Paul Mateer nipped one and pushed another during loyalist protests over the attendance by Sinn Féin's Máirtín Ó Muilleoir.
The 45-year-old, of Blackmountain Walk, Belfast, was bound over to keep the peace for two years, fined £150 and ordered to pay a total of £175 in compensation.
A second defendant was convicted of disorderly behaviour over comments made to a policeman after the Lord Mayor had left the scene.
Samuel Lendrum, 52, of Lawnbrook Avenue in the city, is already serving a prison term for a separate offence.
He was given another one-month sentence to run concurrently.
The two men's co-accused, grandmother Maureen Simpson, 44, of Palmer Court, Belfast walked free after the disorderly behaviour charge against her was dismissed.
The case against all three centred on demonstrations staged when Mr Ó Muilleoir arrived to re-open Woodvale Park in August last year.
Following a two-day trial at Belfast Magistrates' Court, District Judge George Conner held that a wider crowd had subjected the Lord Mayor to verbal and physical abuse.
He said: "I'm satisfied in general terms that the abuse was of a sectarian nature and motivated by hate."
Giving evidence earlier in the case, Mr Ó Muilleoir claimed he came under ferocious attack which put his life in danger.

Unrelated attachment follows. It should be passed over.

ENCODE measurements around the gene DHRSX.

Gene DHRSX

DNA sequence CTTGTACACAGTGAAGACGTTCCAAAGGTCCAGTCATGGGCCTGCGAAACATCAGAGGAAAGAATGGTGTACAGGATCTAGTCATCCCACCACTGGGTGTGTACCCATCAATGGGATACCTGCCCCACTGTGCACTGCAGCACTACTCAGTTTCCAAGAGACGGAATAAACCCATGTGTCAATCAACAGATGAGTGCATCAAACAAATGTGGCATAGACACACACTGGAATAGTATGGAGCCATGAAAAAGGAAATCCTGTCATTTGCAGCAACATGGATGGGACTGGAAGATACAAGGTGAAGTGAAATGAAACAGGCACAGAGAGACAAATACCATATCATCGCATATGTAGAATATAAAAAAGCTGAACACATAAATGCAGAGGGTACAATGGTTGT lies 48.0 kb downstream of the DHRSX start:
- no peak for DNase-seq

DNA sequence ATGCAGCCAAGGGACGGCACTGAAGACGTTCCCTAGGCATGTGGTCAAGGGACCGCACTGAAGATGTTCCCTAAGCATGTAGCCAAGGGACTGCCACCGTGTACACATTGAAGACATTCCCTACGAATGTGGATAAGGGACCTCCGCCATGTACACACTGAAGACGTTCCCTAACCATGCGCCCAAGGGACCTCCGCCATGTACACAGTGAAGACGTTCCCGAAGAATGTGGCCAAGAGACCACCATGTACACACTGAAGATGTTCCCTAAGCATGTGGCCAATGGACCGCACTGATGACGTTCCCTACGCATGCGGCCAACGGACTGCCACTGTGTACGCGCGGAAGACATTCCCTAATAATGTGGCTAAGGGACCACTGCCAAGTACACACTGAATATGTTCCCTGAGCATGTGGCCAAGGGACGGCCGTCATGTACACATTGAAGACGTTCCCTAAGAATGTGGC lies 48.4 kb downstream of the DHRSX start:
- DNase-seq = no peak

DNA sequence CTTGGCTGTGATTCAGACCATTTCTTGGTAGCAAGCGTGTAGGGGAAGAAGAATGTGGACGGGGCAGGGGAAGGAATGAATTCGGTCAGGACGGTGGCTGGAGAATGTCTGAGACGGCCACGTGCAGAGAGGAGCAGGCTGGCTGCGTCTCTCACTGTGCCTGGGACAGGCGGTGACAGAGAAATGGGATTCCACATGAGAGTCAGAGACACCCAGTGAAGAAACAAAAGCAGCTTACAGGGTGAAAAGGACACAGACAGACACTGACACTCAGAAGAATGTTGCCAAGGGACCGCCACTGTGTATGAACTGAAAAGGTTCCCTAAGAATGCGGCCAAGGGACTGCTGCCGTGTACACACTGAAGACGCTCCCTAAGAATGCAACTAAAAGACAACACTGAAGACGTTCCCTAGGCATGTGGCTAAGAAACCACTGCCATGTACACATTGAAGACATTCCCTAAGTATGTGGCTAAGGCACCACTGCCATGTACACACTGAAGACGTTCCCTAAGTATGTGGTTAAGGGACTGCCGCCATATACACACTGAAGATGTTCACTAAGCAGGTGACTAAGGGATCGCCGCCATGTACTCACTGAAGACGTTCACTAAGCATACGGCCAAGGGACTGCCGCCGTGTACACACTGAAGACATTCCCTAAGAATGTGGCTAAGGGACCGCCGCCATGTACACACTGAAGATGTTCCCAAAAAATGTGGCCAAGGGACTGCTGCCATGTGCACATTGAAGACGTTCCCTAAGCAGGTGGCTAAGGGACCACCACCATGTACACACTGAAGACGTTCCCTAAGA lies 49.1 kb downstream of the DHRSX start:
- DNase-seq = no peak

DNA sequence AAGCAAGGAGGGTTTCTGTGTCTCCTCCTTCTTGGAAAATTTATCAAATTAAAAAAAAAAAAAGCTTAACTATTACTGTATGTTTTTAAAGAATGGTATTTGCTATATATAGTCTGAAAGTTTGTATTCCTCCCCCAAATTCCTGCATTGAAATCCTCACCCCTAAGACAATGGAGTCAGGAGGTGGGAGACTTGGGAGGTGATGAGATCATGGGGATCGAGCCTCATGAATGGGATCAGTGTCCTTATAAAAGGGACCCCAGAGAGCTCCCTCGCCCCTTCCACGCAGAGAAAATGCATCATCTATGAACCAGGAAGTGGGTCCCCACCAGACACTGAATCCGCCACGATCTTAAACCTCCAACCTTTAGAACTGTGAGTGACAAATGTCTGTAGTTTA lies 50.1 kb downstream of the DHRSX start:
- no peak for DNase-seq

He said at one stage he feared neither him nor police officers shielding him would make it out.
A banner and laminated posters had been erected to declare him not welcome at Woodvale, the court heard.
Some of the crowd allegedly shouted "terrorists" and "Fenian b******".
Tensions had been running high in the city at the time, with demonstrations continuing over the union flag situation and the ban on Orangemen parading past Ardoyne.
On day two of the trial, supporters of the three defendants again gathered in the public gallery.
Among them was Democratic Unionist Party councillor Ruth Patterson.
In his evidence, Mateer repeatedly insisted he had only been in the park working as a photographer for the Shankill Extra newspaper.
He told the court the DUP had asked him to take photos of the Lord Mayor's visit.
Denying prosecution claims about assaulting police, he replied: "I'm not going to be made a liar by you. My father was an RUC officer."
Applause broke out after each defendant left the witness box.
Lendrum claimed to have been innocently caught up in the melee after going over "for a nosey".
The case against Ms Simpson was based on five seconds of camera footage.
She accepted remonstrating with police after her three-year-old grandson was allegedly knocked over by an officer, but strenuously denied swearing or using any sectarian language.
Judge Conner ruled that on the available evidence he could not convict her of the offence charged.
Convicting Lendrum of disorderly behaviour, the judge confirmed that his remarks to police were not motivated by hate or sectarianism.
But he told the defendant: "I'm quite content they were said to stir up and agitate the crowd."
Turning to Mateer, the judge said he was satisfied that he had deliberately assaulted one officer by nipping him under the arm.
Mateer also pushed another policeman and used abusive language when challenged, Mr Conner found.